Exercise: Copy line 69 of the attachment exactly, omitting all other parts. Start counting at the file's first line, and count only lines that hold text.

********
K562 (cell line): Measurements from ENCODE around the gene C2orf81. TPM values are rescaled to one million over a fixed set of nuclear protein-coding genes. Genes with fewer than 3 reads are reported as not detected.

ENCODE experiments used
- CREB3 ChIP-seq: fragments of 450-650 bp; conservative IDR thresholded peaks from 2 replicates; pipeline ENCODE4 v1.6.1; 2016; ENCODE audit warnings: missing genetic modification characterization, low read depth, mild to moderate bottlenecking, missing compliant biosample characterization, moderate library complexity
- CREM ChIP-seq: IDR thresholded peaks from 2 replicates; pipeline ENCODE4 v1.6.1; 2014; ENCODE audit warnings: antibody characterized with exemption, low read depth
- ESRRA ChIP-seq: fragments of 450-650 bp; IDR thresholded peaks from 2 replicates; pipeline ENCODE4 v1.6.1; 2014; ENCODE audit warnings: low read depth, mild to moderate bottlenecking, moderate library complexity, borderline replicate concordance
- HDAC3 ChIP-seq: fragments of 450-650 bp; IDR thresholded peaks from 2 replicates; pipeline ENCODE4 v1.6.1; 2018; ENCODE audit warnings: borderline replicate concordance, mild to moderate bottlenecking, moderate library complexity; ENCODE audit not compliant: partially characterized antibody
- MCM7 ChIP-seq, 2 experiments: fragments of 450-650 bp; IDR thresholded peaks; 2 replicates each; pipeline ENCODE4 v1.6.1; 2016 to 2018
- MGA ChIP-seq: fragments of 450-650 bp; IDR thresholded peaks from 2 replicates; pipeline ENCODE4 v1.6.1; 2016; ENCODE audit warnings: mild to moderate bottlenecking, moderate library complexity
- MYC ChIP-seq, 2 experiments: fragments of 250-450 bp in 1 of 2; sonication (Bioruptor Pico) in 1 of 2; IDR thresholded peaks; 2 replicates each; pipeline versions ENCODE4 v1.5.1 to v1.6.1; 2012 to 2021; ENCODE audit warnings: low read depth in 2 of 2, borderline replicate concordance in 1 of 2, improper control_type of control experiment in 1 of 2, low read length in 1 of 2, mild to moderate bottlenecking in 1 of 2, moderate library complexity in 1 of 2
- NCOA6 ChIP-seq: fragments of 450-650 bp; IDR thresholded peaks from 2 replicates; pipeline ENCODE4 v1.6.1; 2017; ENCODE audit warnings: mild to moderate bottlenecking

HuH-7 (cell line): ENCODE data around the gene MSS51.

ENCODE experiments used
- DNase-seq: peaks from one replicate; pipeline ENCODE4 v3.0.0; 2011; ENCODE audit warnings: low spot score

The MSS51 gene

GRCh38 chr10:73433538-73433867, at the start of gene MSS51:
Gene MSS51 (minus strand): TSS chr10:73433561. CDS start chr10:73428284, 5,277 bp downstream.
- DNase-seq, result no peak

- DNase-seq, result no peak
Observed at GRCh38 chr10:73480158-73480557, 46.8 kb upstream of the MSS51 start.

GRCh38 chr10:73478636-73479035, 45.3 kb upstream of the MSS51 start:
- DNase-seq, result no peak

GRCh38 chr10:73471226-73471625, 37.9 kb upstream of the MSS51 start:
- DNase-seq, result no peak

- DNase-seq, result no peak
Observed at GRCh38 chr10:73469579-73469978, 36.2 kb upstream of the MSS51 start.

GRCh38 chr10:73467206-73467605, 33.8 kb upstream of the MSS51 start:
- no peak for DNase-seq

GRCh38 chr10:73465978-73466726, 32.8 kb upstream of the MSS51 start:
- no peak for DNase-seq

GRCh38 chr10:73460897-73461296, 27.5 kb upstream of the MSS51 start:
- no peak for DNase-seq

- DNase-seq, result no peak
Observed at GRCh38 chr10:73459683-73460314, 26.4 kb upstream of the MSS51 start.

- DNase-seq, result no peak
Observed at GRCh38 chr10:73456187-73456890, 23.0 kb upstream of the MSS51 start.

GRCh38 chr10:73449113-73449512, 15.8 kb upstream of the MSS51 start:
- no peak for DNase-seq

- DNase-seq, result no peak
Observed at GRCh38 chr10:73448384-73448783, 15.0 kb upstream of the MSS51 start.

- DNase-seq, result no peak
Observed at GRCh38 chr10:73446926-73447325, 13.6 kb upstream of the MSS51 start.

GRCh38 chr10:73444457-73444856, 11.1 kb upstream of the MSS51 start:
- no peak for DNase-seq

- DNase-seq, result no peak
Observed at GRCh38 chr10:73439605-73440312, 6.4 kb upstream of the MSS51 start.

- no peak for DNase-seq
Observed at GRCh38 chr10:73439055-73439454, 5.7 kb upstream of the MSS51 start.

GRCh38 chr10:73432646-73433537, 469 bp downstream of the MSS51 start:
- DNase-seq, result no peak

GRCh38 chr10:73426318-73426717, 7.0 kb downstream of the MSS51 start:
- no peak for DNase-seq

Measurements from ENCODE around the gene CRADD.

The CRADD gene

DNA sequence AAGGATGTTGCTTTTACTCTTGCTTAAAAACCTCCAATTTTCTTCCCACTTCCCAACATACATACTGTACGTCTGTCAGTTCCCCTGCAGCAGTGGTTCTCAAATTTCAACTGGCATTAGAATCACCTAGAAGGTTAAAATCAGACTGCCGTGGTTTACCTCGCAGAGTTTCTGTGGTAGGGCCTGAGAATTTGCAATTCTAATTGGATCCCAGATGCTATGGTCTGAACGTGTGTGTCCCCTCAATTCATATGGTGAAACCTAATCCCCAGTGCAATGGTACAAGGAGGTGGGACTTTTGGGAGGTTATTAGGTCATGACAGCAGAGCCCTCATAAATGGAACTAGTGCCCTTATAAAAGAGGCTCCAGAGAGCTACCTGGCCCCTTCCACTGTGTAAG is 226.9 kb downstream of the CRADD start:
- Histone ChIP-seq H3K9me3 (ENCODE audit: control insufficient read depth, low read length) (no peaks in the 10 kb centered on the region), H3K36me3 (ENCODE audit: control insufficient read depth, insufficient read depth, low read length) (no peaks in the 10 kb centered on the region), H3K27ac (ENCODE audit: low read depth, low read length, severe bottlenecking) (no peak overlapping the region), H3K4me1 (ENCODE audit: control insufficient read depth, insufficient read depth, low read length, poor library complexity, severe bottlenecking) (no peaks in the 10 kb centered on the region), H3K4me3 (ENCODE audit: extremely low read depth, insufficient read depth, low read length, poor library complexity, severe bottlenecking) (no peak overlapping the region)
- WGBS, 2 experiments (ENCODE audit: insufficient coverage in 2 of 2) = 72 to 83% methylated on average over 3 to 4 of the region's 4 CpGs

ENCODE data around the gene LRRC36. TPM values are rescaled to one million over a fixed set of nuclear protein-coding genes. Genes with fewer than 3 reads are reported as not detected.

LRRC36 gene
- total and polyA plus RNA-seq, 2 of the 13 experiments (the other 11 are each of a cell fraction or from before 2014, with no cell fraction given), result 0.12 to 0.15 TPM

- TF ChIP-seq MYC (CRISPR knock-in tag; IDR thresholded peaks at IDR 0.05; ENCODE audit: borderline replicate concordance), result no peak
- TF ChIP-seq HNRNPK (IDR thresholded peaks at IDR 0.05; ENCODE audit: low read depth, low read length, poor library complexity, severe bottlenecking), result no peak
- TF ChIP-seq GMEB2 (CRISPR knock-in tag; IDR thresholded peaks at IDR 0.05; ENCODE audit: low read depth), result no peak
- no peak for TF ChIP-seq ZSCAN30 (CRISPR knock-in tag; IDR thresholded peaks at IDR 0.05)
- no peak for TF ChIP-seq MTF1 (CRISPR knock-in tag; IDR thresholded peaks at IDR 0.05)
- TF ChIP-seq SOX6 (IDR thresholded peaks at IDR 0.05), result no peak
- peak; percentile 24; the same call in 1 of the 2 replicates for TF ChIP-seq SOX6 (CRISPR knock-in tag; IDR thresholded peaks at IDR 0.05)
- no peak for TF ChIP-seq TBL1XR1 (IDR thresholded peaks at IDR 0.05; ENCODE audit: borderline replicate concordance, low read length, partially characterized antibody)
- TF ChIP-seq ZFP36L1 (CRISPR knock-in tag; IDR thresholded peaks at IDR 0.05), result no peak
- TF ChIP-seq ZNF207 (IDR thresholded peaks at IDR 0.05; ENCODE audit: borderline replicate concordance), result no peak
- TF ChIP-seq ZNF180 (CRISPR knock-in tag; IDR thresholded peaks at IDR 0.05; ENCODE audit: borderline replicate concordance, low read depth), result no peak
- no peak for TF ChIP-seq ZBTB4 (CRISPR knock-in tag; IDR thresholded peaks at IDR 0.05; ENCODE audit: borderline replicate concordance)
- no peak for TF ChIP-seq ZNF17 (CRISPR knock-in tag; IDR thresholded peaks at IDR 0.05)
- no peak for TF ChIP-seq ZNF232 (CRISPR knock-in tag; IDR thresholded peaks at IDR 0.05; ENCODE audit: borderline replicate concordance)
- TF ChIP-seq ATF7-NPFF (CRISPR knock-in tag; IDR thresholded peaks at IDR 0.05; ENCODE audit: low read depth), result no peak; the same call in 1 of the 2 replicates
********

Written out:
- TF ChIP-seq ZNF207 (IDR thresholded peaks at IDR 0.05; ENCODE audit: borderline replicate concordance), result no peak